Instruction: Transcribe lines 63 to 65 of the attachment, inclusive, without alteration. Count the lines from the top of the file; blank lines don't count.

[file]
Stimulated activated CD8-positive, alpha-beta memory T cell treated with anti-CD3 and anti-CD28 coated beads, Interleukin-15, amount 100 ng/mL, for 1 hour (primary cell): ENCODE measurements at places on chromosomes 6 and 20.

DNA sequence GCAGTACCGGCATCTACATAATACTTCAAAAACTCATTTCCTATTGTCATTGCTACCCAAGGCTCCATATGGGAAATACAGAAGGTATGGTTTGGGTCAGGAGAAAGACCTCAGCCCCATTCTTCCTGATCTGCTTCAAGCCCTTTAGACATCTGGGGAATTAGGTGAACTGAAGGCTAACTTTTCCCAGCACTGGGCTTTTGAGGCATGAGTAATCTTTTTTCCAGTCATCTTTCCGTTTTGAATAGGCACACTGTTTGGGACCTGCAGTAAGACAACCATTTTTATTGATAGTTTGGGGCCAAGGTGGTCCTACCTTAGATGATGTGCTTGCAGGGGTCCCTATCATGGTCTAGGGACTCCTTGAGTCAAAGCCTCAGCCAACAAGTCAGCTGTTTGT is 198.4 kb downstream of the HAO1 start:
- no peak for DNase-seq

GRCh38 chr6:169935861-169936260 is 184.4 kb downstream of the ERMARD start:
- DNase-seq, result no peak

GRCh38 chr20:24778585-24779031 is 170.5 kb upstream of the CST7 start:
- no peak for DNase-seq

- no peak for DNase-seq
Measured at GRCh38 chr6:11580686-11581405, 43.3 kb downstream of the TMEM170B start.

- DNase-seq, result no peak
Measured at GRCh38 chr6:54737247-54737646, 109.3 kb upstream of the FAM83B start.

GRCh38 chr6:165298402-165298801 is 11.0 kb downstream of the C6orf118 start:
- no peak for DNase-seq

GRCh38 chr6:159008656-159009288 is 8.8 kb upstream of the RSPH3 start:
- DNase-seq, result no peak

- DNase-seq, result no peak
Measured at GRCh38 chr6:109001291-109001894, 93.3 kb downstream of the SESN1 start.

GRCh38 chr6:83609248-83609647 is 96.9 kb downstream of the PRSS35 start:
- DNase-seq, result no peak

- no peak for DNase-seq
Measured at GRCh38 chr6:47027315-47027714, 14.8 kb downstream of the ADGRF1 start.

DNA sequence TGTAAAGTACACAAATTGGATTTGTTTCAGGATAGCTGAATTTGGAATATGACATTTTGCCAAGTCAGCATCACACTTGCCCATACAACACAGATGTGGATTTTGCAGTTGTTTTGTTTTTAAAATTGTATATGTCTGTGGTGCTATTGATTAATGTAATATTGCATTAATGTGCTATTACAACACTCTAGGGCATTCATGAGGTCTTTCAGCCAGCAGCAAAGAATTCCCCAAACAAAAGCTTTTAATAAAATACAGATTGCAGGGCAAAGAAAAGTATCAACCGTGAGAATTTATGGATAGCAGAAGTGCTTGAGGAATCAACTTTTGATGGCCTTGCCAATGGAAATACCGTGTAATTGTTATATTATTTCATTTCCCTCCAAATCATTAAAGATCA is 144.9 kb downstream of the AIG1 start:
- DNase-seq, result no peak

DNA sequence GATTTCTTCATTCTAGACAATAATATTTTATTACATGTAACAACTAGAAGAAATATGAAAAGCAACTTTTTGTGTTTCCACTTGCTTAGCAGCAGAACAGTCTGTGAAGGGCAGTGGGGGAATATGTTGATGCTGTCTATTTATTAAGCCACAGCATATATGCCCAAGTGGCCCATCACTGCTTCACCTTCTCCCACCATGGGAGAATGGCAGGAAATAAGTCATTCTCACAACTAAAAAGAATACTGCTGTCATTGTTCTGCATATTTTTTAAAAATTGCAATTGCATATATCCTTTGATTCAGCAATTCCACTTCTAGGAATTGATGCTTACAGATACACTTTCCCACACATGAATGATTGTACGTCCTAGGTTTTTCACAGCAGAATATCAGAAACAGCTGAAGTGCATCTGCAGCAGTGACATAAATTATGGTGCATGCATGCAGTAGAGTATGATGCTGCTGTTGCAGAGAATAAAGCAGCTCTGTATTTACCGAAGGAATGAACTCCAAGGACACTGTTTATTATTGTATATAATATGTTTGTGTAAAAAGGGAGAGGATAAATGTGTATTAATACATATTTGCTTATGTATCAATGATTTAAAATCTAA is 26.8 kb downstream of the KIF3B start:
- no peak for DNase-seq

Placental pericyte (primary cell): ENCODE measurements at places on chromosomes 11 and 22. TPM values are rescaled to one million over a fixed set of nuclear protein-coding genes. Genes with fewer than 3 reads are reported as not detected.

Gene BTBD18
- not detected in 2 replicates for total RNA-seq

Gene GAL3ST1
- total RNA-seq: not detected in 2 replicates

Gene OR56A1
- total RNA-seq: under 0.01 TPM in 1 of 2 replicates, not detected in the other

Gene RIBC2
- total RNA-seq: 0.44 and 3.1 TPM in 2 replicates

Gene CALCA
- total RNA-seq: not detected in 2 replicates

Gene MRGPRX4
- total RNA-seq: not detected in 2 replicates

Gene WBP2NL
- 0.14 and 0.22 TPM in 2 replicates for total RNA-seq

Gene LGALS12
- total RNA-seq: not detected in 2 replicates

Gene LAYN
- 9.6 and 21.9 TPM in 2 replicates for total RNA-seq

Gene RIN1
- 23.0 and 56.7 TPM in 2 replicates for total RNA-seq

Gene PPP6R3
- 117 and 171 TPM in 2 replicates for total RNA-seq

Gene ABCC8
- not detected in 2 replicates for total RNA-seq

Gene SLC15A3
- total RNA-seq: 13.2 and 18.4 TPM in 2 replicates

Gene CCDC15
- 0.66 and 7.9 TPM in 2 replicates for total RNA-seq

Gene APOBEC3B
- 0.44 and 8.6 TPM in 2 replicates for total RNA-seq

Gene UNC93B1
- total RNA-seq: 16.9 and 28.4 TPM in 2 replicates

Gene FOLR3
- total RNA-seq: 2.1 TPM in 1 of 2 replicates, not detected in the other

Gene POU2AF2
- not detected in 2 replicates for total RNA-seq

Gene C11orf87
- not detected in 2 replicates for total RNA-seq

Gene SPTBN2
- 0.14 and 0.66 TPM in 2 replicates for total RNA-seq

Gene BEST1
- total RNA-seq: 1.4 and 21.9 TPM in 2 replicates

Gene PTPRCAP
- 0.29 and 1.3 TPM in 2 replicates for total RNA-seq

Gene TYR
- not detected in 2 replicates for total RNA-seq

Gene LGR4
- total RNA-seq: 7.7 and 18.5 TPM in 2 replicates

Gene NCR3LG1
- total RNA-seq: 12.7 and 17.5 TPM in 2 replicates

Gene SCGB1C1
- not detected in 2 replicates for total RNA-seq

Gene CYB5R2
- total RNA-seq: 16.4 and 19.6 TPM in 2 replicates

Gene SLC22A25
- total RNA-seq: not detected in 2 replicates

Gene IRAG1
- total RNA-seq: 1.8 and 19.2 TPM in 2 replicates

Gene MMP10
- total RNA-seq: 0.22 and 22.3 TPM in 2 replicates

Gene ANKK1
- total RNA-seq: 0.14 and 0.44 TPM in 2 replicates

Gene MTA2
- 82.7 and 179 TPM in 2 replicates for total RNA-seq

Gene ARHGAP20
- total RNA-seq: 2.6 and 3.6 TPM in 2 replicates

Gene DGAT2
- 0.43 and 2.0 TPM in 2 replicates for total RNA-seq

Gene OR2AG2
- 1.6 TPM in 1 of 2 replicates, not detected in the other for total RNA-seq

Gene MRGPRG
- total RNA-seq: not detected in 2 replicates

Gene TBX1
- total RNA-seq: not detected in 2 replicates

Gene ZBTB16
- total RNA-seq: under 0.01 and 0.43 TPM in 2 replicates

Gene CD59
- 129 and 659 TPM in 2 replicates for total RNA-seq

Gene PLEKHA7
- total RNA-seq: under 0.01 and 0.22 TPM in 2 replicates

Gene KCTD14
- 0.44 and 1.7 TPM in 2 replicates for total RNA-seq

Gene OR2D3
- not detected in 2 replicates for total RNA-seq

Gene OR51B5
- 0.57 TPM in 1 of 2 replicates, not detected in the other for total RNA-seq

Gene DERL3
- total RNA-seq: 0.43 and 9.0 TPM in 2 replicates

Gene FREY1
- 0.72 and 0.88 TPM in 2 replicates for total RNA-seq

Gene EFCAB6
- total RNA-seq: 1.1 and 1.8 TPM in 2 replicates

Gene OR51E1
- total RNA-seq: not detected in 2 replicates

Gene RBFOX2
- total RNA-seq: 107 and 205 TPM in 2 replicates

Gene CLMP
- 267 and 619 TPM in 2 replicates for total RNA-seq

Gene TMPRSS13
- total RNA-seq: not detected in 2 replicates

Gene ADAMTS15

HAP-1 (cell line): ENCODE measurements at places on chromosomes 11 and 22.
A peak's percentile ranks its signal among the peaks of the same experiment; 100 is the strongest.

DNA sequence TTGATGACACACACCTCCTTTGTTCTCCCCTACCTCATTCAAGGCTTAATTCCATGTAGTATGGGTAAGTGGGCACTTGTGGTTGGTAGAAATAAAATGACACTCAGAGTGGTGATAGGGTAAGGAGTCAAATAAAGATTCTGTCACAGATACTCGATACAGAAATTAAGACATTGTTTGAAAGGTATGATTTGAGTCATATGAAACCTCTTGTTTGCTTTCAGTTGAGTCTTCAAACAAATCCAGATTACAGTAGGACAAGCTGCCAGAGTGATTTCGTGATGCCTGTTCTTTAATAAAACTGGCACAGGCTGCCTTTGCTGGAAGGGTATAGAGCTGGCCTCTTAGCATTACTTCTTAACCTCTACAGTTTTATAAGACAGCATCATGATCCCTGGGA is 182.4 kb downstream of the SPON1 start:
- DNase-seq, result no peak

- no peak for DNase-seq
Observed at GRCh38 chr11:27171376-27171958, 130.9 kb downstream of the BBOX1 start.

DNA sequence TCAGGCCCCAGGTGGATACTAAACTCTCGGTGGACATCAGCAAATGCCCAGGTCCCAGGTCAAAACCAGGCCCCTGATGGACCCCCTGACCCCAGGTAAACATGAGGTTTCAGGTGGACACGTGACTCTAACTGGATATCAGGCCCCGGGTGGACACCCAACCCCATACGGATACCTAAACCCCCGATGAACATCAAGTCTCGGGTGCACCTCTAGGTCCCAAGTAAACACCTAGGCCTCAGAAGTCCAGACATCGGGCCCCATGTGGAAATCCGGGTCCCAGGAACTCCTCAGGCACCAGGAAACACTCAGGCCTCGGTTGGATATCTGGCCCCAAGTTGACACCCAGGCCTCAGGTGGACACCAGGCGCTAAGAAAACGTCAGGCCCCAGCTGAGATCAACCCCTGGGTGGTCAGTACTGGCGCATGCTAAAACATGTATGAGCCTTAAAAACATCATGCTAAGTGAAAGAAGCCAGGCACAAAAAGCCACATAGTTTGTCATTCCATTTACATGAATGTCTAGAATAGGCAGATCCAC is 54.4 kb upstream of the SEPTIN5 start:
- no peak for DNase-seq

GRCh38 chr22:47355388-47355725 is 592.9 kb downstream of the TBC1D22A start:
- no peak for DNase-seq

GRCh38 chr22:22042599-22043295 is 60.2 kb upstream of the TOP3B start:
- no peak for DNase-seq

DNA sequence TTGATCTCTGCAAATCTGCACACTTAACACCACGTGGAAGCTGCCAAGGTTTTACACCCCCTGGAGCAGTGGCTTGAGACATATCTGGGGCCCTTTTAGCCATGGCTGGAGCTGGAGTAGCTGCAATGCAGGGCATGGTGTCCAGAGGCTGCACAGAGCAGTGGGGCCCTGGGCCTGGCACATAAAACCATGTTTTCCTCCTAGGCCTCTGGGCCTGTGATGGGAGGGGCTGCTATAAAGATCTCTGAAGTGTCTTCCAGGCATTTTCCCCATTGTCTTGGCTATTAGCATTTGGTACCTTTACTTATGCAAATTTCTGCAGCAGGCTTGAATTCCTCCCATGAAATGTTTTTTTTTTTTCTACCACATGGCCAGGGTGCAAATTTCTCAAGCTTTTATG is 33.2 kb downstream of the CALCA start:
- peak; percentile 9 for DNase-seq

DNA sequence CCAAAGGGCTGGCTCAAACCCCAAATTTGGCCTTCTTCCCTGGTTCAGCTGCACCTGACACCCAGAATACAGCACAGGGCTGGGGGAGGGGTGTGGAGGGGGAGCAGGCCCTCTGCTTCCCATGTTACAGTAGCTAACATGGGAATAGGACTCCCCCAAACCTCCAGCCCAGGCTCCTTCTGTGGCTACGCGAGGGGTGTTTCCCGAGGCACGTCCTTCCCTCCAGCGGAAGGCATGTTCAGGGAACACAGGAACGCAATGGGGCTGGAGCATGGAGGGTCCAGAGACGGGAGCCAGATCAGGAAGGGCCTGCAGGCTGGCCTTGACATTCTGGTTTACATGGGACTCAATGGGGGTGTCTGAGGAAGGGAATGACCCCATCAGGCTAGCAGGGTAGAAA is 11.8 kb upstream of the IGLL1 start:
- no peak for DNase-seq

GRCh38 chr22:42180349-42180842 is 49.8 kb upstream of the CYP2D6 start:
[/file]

Gene C11orf87
- not detected in 2 replicates for total RNA-seq

Gene SPTBN2